On a more specific level, our book is very ground level. It is what is happening on the streets and in the seedy bars and back alleys of New York City while nobody is watching. So heroes will drift in and out, but this isn't their story. This is how the other half is doing. I think if you are reading the other Civil War II titles there will be a few blanks we fill in to paint the bigger picture. But if you aren't, shame on you, but also our book is a crime story about a man trying to reclaim his throne. If you just want to see bad guys go at it, we got you.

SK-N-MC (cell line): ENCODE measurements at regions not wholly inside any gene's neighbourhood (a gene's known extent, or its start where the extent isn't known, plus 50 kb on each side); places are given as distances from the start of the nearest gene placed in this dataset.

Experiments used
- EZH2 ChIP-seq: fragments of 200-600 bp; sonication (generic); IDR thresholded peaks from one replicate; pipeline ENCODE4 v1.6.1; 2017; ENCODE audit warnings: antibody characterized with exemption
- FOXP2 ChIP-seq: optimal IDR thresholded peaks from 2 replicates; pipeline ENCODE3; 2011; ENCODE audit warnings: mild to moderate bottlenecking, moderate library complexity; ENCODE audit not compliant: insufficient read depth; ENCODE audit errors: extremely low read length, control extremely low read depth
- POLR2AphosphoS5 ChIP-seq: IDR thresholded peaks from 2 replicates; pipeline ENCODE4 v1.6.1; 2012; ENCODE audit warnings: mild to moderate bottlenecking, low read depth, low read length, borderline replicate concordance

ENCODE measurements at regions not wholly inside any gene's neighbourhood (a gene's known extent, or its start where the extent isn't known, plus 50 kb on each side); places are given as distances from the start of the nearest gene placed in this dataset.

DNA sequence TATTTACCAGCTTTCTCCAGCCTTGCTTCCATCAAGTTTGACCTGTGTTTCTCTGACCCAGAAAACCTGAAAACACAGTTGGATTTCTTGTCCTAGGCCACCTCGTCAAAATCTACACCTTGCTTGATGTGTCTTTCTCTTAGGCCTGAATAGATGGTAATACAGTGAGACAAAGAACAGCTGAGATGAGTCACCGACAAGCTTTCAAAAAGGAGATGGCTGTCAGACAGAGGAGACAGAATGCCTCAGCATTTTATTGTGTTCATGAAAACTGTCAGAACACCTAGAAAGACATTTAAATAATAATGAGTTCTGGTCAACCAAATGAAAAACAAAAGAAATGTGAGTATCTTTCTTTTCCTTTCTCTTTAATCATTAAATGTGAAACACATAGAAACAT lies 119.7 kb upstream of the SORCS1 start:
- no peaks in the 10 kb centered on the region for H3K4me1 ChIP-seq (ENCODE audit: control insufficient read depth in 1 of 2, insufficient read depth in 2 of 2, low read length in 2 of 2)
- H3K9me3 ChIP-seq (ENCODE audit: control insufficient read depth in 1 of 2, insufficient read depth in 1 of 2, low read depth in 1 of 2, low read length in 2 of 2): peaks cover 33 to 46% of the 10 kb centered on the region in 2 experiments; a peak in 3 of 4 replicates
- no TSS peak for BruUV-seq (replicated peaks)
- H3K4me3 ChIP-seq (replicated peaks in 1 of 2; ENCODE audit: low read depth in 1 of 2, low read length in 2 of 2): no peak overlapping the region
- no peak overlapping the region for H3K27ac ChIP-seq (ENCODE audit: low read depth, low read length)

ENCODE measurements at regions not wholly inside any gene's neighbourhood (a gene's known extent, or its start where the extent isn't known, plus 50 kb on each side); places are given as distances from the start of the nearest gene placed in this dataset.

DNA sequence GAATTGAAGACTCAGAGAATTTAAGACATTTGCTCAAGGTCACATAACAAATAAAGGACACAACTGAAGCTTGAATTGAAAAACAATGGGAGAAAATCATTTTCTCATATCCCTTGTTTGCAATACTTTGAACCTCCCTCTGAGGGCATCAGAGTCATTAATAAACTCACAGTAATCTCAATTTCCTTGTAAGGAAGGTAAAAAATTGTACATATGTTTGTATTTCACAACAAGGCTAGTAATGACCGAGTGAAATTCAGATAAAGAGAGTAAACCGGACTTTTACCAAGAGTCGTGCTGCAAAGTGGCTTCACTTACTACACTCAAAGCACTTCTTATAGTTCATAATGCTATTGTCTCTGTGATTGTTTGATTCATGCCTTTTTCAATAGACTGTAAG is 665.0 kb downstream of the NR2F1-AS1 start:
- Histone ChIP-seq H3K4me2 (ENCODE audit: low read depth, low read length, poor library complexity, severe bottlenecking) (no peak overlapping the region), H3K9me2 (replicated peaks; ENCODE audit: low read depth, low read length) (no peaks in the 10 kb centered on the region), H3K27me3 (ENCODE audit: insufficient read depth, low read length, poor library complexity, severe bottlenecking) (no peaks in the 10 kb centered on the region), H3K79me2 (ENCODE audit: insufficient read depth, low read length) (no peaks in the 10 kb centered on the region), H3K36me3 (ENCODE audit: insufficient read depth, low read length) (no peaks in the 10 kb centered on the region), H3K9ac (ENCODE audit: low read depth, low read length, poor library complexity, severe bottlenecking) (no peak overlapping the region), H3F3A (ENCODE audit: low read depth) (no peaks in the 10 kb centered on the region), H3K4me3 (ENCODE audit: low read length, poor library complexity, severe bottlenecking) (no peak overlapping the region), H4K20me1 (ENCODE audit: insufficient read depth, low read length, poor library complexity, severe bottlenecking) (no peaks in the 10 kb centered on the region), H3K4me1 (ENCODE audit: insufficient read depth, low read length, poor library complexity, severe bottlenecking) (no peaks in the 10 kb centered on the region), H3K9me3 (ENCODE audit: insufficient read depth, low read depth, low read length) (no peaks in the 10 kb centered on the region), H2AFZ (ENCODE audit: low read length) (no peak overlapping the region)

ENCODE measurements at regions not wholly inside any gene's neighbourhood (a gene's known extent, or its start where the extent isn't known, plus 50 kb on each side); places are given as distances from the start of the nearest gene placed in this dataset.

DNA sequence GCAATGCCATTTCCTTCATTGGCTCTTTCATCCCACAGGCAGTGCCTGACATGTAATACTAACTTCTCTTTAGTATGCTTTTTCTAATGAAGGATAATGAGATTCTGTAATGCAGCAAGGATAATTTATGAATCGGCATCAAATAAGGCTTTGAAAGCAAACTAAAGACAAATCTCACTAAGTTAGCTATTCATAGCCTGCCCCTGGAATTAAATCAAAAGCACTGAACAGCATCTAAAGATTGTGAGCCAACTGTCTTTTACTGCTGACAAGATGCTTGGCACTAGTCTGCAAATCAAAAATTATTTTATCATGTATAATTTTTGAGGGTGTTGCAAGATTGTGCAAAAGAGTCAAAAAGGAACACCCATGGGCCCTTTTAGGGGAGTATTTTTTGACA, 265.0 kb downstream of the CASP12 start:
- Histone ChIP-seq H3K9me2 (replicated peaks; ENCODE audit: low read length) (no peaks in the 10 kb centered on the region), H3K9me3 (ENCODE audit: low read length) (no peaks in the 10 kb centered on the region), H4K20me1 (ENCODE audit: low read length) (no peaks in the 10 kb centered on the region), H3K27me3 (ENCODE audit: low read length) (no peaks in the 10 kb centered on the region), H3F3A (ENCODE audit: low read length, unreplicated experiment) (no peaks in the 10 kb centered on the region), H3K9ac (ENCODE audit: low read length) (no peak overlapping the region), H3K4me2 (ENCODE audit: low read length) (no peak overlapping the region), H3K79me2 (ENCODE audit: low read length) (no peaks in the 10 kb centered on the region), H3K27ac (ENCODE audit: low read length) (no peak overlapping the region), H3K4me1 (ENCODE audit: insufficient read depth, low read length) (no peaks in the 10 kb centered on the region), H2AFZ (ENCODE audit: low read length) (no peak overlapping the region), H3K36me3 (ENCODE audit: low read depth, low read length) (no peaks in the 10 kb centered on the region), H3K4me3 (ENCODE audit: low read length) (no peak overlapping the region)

Nrama: Kingpin has a long past in comic books, and a riveting portrayal by Vincent D'Onofrio. Have anyone's work on him, writer, artist, or actor, impacted how you portray him in Civil War II: Kingpin?

Credit: Marvel Comics